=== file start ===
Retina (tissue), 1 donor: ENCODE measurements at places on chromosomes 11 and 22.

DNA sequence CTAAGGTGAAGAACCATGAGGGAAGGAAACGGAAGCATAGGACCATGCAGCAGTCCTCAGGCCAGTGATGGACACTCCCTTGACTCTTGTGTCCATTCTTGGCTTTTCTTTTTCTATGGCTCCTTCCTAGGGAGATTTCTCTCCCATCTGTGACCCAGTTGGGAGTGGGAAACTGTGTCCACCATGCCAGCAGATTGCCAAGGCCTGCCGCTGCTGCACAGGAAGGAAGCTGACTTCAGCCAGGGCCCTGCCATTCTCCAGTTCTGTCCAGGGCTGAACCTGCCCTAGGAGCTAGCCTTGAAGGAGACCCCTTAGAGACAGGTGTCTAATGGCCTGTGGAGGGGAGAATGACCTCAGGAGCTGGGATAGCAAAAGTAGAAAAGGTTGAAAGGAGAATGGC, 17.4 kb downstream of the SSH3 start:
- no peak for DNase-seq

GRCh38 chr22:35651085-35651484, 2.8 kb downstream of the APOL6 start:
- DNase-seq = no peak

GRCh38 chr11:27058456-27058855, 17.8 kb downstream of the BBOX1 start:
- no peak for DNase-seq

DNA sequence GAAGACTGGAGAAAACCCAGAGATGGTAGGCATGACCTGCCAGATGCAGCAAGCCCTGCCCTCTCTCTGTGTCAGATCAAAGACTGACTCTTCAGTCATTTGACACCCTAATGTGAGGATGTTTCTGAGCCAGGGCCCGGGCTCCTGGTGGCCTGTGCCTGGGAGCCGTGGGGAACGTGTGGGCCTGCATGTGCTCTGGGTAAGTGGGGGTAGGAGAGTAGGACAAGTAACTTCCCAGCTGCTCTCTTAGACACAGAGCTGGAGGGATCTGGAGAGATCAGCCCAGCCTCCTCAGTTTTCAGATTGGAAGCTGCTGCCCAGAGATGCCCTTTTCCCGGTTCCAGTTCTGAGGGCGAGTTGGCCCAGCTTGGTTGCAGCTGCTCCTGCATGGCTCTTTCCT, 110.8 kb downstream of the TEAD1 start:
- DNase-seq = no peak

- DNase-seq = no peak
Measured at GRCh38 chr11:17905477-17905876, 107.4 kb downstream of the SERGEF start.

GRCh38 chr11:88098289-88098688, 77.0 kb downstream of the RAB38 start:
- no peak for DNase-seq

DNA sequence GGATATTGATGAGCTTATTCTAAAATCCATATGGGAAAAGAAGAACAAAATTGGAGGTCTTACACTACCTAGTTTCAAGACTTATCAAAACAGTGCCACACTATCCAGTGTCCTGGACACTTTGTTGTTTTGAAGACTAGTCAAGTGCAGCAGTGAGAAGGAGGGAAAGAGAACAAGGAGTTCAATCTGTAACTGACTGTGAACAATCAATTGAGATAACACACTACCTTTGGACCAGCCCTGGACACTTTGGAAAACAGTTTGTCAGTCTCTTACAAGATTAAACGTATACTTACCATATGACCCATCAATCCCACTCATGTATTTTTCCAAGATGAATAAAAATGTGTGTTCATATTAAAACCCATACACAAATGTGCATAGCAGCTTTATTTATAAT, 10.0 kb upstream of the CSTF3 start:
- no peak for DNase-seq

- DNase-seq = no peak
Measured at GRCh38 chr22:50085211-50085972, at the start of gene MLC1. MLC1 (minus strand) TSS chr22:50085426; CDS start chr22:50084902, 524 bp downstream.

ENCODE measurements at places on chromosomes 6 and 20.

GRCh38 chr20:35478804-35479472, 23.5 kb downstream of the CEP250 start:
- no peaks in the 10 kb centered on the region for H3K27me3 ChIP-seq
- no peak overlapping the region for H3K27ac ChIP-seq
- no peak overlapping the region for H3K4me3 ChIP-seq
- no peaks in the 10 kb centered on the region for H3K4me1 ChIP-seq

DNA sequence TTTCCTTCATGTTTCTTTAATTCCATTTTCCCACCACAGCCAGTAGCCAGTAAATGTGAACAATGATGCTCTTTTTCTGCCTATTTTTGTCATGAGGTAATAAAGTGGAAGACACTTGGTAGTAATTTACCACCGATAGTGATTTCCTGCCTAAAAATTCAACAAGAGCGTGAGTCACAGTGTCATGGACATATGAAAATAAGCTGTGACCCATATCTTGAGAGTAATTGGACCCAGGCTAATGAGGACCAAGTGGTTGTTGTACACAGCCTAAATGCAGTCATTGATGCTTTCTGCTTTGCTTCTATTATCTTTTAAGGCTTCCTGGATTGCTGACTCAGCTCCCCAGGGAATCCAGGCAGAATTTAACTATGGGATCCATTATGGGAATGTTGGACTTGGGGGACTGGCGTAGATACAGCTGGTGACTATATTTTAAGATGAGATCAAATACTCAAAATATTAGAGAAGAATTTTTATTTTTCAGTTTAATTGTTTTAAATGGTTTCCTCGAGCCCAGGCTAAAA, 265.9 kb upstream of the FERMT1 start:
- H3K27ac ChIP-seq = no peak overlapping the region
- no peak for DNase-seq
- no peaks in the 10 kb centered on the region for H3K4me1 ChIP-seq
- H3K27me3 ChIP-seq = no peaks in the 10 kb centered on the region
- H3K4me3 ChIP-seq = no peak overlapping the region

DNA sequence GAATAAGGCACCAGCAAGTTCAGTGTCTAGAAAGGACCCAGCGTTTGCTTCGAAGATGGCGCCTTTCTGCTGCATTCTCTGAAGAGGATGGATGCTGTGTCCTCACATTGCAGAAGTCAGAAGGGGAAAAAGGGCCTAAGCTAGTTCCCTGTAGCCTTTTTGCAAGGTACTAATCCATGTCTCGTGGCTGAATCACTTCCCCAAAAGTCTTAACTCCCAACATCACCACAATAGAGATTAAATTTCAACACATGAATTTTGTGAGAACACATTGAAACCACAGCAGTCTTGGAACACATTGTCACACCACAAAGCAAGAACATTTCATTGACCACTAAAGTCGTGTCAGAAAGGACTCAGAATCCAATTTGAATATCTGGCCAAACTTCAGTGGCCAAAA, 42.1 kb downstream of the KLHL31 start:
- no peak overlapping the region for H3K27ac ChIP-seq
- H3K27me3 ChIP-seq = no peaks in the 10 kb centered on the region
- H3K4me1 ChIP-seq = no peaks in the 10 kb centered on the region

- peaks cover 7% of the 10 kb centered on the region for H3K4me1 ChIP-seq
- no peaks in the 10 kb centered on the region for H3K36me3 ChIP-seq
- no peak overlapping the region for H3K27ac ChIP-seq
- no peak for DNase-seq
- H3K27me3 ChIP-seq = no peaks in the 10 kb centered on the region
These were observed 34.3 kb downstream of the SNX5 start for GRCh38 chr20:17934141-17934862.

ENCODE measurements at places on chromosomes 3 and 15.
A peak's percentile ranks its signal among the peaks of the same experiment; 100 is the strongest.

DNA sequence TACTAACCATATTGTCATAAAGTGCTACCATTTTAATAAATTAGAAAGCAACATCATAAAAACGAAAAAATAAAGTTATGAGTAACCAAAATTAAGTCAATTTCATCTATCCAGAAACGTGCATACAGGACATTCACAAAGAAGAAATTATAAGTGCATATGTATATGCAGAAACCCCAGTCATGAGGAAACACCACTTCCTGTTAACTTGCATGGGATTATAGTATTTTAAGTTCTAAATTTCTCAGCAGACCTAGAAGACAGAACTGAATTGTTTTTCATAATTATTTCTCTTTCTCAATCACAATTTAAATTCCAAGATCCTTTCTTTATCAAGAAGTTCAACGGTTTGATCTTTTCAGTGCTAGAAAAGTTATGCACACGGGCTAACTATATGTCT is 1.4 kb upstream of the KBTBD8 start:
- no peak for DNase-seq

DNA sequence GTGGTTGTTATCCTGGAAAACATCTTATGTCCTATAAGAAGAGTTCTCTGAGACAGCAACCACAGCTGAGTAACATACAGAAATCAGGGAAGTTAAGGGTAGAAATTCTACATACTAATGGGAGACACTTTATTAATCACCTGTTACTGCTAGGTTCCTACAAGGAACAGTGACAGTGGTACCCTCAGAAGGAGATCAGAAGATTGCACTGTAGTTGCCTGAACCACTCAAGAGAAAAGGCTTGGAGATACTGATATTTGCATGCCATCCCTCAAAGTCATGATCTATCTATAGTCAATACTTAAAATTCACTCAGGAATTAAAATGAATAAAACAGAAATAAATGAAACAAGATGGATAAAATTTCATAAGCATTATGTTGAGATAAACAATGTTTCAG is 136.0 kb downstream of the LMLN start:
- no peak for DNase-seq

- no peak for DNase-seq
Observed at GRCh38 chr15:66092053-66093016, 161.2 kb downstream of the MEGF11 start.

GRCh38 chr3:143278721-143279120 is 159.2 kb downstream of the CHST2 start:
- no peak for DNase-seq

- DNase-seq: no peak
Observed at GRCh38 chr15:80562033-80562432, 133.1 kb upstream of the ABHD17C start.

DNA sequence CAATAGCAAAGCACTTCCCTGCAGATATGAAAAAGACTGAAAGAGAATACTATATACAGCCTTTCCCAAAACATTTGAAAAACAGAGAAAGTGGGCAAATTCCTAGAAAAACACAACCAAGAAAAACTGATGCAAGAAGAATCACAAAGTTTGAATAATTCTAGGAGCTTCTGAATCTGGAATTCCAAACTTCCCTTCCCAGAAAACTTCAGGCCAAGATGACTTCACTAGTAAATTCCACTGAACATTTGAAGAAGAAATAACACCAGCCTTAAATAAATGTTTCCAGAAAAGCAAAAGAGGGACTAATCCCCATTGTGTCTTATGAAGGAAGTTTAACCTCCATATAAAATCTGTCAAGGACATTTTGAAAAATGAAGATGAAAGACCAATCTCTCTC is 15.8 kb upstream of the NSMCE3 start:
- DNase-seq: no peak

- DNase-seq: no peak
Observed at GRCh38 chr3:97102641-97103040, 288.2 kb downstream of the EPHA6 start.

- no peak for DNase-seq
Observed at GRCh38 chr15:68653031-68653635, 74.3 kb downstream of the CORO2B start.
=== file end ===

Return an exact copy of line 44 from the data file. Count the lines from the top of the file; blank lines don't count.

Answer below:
DNA sequence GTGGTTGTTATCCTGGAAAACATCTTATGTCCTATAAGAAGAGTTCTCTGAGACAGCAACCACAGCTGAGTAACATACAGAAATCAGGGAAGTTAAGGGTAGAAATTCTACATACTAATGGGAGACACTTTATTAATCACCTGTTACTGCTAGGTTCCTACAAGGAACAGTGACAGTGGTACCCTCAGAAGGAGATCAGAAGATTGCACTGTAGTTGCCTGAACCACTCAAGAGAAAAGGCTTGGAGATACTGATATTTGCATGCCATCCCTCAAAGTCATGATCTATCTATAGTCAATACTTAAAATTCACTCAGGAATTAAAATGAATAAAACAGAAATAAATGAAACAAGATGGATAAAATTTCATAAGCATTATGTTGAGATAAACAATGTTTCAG is 136.0 kb downstream of the LMLN start: